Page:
Game Jams are intense game-creation experiences where participants create a game in a short period of game. Tabletop Game Jams require little more than poster board, index cards, and markers, and Digital Game Jams can be done with free game creation software. Libraries can use Game Jams to bring together a group of patrons to address a local need through the power of play. At this session, Scott Nicholson, director of the Because Play Matters game lab at the Syracuse University School of Information Studies, and members of the Games and Gaming Round Table will facilitate a Game Jam, where you will be making a game! Once you have participated in a game jam, you will have the knowledge and experience to bring this low-cost, high-impact and flexible gaming program back to your library!
Golden Gamers: Equitable and Inclusive Gaming Events for the Elderly | John Pappas
Tabletop board gaming is a creative, multi-generational, social and fun activity. While there is a broad swatch of recreational activities for the 65+ crowd, generally gaming is left out. Conversations with the Senior Activities Board of the Upper Darby Libraries confirmed this with traditional video games providing an engaging experience but accessibility tends to be a challenge due to physical determinants (carpal tunnel, poor eyesight, arthritis) and experiential (with a large learning curve required for many video games). Tabletop board games provide an experience that is interactive, social, cognitive and engaging. With concerns over Alzheimer's and social isolation, this is an important subject for many seniors. The Primos Library instituted a series of programs "Tabletop Gaming at the Library" (intergenerational, weekly), The Game Designer's Guild (monthly, intergenerational) and the "Golden Gamers" (65+, Monthly-Weekly dependant upon interest) each providing a gaming experience for burgeoning and experienced gamers of any age.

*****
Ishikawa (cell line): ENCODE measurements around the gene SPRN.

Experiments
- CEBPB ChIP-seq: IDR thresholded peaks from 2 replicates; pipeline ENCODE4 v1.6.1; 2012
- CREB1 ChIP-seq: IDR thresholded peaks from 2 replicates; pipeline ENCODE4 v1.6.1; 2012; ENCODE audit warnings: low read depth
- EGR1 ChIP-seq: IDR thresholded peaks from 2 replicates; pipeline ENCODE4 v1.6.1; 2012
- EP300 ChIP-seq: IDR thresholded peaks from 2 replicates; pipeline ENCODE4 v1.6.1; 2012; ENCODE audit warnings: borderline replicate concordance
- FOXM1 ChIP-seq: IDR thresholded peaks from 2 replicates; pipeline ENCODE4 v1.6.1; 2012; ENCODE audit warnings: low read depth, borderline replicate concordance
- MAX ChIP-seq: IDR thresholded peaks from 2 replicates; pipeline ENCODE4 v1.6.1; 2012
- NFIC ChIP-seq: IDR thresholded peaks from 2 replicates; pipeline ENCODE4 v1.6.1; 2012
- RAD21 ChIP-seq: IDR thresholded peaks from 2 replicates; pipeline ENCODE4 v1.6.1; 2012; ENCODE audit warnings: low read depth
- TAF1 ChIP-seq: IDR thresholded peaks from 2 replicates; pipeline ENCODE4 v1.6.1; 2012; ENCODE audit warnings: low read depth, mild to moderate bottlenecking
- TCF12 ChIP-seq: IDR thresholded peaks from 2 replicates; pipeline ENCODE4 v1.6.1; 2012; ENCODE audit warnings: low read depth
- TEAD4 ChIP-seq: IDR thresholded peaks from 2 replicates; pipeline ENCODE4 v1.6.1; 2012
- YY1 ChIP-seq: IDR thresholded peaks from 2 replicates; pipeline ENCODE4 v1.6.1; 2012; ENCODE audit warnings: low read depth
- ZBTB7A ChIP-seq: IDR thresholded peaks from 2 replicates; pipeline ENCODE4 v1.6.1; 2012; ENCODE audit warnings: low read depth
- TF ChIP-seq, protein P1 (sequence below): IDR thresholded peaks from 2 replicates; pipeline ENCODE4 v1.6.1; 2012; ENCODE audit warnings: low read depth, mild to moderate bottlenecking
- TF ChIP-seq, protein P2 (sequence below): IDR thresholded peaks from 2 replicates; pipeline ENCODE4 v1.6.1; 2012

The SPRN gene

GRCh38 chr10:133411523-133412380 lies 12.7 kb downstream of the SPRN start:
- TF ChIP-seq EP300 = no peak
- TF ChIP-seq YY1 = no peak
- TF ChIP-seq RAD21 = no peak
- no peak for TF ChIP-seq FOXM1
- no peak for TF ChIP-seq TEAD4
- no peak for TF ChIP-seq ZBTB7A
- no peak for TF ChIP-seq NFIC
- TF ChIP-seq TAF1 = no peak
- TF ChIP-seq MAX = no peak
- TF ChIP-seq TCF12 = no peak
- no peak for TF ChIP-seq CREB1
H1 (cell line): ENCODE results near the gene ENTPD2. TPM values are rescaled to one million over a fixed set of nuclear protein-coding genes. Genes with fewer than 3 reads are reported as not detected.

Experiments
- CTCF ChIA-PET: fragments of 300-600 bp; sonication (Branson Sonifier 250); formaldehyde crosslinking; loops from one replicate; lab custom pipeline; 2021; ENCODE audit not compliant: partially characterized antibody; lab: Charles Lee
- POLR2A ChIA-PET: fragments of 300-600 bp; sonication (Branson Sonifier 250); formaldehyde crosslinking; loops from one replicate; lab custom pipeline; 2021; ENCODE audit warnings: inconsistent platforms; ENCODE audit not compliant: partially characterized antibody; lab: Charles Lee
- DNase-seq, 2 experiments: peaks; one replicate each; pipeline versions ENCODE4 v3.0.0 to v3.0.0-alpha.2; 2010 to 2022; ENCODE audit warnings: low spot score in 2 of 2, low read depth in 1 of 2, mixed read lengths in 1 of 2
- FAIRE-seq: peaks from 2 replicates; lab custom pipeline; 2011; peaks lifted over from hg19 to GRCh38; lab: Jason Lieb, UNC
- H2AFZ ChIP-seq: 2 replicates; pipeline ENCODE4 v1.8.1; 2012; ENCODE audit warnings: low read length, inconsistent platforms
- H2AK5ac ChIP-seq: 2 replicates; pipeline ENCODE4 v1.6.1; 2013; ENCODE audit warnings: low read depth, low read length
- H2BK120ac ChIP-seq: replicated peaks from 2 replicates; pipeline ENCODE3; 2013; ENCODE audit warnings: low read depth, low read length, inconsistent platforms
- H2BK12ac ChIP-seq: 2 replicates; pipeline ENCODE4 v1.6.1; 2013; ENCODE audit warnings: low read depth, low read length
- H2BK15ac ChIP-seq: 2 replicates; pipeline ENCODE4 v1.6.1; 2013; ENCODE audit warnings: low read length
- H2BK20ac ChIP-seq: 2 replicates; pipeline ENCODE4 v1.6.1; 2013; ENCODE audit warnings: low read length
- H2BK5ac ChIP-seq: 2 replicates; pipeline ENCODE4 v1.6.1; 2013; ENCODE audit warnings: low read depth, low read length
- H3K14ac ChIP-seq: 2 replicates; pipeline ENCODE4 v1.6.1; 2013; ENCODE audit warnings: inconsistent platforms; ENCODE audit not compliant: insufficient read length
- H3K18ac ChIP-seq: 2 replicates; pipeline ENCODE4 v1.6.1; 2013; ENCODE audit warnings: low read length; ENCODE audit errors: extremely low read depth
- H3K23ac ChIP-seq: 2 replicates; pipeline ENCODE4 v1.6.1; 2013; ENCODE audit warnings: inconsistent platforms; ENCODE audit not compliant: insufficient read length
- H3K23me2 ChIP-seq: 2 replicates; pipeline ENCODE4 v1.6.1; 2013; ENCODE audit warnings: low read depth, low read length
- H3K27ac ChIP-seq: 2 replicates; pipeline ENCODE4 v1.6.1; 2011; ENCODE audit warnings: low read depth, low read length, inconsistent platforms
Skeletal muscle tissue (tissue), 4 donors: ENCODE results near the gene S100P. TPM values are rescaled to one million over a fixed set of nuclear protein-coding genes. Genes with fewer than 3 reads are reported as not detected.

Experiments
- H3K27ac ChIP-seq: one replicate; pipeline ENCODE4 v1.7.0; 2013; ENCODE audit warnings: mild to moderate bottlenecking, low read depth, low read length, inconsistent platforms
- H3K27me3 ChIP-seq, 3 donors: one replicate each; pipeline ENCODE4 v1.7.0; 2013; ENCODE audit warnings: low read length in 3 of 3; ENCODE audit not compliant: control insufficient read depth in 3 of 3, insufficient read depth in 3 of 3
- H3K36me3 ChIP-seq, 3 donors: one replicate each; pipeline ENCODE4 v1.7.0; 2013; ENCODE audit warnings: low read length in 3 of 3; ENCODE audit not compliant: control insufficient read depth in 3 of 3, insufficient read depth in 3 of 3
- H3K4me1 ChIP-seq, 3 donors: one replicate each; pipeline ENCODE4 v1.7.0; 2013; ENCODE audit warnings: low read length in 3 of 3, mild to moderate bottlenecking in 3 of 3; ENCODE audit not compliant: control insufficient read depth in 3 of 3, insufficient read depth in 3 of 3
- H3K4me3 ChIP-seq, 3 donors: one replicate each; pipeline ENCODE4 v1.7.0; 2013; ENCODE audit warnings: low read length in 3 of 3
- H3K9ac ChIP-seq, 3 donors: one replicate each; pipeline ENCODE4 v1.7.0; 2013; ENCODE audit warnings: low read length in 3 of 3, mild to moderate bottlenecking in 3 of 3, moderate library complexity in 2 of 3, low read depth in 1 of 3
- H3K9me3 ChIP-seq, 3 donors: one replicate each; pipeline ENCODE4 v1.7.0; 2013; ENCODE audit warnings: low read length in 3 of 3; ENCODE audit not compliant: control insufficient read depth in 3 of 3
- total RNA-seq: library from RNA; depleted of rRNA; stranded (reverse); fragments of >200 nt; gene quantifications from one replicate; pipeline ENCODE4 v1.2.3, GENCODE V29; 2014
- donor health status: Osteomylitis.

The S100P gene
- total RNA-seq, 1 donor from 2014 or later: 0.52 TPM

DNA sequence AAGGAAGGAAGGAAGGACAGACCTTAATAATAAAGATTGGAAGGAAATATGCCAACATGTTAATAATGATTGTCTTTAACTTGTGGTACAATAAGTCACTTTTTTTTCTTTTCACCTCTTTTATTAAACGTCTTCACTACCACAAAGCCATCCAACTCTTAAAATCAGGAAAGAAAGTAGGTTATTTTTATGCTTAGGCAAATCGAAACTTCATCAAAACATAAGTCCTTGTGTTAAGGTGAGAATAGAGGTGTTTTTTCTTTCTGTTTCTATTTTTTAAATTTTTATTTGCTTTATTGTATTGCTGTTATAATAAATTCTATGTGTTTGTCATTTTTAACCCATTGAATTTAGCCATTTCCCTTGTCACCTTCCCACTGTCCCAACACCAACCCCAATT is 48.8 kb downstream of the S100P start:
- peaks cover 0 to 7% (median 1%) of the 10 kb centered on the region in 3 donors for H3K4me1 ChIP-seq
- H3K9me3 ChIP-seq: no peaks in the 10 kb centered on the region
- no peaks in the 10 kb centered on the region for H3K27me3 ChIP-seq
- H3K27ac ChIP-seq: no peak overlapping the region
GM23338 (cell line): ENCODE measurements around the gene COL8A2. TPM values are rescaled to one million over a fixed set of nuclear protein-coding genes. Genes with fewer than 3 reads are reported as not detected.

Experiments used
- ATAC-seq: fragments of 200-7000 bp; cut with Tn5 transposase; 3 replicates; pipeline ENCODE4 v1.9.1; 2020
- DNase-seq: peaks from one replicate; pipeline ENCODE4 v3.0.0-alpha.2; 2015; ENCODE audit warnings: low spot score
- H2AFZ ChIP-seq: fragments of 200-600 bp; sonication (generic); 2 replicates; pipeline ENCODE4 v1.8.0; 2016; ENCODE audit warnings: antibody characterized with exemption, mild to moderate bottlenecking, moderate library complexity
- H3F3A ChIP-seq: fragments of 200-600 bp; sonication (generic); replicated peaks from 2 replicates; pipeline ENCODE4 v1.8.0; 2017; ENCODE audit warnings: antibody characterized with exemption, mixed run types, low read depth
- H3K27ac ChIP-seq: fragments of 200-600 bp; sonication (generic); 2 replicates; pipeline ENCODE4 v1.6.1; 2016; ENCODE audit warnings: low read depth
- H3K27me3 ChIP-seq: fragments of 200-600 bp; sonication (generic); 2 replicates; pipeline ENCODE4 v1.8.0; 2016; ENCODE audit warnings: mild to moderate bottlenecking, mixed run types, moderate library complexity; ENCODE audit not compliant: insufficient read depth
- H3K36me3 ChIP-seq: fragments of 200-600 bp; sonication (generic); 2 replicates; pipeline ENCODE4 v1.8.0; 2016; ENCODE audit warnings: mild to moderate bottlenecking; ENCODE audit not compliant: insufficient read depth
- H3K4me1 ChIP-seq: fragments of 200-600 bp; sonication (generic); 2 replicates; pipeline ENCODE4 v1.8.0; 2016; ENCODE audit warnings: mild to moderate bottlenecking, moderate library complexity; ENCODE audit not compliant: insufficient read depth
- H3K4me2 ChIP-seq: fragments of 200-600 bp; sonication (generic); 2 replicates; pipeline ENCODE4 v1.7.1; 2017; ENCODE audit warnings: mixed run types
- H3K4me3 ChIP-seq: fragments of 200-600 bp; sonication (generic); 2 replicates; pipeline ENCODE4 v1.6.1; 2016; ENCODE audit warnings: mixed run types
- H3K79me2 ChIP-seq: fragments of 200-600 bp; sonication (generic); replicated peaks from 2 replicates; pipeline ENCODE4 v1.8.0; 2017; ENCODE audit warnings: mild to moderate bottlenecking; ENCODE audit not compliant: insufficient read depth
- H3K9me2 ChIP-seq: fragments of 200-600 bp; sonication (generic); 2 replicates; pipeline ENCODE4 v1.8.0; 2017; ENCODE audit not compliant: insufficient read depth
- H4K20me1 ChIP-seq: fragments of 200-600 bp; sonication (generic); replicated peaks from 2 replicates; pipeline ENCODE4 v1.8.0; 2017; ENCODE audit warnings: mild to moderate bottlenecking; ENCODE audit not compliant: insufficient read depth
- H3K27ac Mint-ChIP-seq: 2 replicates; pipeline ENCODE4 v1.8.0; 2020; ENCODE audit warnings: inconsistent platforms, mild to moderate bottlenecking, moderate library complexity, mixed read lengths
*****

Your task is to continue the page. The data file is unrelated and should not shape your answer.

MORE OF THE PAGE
In this talk, Pappas will discuss the initial planning, marketing, collection development and community engagement elements of the series as well as successes and challenges. A large portion of the talk will be on game selection for this age group including issues such as the level of social interaction inherent in the game, types of games, levels of complexity and iconography.